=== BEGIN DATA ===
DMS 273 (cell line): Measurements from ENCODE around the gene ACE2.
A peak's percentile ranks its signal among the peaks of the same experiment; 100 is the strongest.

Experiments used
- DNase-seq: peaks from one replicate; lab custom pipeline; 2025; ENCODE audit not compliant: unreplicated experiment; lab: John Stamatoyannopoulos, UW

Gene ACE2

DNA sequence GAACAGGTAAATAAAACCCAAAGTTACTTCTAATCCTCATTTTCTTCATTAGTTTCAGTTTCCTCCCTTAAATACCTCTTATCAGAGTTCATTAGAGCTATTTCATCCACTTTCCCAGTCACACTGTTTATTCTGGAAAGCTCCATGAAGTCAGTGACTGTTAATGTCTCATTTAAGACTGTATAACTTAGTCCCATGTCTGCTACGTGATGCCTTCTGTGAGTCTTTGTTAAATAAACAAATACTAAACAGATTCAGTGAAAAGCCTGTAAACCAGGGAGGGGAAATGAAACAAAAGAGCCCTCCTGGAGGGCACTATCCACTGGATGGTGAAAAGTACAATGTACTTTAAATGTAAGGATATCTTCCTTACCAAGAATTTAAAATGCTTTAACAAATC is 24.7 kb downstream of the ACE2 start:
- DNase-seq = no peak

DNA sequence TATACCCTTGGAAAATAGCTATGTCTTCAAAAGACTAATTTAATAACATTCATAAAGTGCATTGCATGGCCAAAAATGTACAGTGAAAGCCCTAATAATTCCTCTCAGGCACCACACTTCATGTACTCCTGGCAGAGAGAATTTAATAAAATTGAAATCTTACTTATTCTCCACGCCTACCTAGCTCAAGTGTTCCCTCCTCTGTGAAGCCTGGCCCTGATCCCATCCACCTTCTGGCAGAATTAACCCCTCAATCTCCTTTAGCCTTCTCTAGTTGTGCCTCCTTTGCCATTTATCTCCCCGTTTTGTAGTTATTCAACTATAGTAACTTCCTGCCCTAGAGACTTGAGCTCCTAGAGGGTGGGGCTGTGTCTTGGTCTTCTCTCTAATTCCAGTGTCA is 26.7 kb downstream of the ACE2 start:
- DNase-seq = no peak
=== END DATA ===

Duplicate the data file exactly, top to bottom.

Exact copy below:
DMS 273 (cell line): Measurements from ENCODE around the gene ACE2.
A peak's percentile ranks its signal among the peaks of the same experiment; 100 is the strongest.

Experiments used
- DNase-seq: peaks from one replicate; lab custom pipeline; 2025; ENCODE audit not compliant: unreplicated experiment; lab: John Stamatoyannopoulos, UW

Gene ACE2

DNA sequence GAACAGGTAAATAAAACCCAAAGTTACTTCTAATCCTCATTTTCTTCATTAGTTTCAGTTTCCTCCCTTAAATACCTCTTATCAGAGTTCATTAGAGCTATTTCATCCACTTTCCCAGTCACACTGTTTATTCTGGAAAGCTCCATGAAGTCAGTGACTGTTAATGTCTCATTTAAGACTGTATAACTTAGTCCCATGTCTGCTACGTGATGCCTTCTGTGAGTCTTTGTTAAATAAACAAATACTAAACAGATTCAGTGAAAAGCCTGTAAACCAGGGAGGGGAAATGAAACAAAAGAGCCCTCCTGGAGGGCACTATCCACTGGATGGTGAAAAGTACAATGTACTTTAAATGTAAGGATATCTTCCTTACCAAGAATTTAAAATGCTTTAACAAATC is 24.7 kb downstream of the ACE2 start:
- DNase-seq = no peak

DNA sequence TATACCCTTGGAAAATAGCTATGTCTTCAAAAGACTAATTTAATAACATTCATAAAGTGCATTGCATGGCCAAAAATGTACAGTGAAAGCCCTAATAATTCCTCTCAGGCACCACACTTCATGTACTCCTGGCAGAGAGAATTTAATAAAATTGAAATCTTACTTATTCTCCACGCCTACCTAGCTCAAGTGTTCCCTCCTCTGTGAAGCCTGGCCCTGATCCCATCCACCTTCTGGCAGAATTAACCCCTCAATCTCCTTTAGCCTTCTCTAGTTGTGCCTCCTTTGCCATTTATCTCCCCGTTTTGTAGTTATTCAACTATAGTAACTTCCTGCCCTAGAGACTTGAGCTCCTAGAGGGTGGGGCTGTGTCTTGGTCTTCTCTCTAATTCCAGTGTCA is 26.7 kb downstream of the ACE2 start:
- DNase-seq = no peak